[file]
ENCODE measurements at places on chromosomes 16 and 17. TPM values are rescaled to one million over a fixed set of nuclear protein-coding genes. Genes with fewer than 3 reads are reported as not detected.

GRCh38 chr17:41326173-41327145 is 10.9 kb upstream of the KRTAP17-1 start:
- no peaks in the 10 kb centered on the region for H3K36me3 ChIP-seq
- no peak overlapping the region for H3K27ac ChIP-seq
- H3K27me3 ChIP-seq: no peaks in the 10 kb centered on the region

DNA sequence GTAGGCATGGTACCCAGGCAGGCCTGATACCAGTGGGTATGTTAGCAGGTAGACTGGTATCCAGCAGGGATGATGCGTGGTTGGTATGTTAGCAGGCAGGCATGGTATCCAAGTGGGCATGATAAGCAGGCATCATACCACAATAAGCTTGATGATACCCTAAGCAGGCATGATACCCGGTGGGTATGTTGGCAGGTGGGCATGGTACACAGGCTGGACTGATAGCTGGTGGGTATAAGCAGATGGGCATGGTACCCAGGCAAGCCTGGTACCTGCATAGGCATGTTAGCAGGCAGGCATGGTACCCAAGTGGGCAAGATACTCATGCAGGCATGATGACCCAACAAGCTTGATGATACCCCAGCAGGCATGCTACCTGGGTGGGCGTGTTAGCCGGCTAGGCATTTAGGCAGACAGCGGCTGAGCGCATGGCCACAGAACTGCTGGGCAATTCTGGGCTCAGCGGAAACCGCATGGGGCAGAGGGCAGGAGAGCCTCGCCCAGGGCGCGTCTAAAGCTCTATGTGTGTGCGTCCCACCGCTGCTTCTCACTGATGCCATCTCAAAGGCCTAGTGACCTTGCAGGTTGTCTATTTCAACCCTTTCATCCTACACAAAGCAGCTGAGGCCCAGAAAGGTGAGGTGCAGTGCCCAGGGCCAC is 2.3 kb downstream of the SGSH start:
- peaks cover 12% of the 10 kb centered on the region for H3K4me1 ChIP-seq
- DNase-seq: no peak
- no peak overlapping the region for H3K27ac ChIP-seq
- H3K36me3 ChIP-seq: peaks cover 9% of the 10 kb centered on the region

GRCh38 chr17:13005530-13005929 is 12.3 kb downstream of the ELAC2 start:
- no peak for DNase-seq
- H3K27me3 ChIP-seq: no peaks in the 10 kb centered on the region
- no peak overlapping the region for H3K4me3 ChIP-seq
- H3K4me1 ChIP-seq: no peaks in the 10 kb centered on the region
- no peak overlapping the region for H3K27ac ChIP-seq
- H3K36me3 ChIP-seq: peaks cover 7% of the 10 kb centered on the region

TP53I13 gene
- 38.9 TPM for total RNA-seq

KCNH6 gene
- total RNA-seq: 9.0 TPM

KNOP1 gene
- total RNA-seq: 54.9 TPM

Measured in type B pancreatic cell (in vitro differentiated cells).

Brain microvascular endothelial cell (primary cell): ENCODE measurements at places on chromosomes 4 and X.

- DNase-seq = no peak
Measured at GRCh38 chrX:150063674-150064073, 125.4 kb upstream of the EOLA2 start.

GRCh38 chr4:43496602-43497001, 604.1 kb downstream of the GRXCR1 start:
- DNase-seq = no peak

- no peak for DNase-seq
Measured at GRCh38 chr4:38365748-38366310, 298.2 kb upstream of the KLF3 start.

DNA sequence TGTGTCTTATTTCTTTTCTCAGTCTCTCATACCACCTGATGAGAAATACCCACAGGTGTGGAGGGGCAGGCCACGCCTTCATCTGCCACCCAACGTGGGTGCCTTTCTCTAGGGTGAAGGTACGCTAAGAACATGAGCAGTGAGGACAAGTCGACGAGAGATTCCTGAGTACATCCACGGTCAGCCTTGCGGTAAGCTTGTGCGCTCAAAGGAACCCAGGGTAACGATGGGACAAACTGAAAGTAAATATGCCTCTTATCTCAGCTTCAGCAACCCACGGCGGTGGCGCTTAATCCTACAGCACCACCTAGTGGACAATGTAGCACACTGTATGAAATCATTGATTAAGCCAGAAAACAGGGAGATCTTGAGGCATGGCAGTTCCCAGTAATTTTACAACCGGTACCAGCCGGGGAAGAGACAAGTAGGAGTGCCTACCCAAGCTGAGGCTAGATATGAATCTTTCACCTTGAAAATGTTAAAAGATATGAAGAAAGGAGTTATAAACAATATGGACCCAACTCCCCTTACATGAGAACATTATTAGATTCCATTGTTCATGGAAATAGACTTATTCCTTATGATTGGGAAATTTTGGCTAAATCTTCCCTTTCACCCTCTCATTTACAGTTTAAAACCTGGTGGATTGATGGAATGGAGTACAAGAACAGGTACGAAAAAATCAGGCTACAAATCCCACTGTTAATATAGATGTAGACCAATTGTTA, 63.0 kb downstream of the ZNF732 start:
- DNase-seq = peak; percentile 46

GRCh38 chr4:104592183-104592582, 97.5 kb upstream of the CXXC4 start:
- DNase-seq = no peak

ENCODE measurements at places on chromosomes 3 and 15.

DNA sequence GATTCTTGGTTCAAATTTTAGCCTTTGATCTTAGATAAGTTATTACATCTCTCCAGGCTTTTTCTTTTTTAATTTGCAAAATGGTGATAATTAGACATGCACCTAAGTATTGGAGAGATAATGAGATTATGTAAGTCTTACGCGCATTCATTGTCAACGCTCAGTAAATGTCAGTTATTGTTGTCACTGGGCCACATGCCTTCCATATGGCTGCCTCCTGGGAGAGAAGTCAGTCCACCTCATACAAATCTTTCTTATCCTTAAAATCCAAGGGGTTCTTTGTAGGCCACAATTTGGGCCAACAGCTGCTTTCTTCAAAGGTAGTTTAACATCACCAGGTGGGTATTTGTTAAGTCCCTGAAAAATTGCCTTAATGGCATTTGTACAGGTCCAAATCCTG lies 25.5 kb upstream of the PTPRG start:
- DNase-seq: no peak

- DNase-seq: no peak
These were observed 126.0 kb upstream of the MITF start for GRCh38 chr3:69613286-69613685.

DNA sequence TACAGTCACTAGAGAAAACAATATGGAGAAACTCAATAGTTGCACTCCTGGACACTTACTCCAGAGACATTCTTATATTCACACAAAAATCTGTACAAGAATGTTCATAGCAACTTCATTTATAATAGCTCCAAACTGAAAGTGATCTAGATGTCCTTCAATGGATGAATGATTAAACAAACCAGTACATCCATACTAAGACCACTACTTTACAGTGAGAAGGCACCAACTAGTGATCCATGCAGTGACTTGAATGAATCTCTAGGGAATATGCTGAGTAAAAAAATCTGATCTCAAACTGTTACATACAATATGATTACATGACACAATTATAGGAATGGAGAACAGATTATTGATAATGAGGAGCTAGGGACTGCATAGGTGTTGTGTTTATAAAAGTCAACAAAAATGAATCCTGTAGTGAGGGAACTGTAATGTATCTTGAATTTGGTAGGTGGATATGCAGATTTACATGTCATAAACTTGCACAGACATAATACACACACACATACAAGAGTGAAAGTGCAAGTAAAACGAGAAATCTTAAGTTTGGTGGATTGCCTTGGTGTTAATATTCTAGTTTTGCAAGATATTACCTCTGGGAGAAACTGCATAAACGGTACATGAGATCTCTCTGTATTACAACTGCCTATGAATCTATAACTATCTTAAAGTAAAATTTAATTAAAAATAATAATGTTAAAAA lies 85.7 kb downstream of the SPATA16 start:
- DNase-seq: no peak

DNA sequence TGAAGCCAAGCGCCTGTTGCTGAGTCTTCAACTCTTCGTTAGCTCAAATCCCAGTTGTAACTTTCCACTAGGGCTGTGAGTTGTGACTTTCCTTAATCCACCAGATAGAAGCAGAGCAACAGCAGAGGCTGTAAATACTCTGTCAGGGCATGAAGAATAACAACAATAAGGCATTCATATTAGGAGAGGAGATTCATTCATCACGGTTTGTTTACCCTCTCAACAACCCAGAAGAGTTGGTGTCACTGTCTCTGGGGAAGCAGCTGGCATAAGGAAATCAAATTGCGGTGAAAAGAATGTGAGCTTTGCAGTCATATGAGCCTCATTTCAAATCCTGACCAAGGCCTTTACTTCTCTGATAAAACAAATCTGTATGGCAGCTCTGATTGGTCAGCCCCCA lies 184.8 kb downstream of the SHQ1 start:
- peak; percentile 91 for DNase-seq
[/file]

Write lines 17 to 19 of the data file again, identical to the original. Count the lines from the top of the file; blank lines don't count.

- H3K36me3 ChIP-seq: peaks cover 7% of the 10 kb centered on the region

TP53I13 gene
- 38.9 TPM for total RNA-seq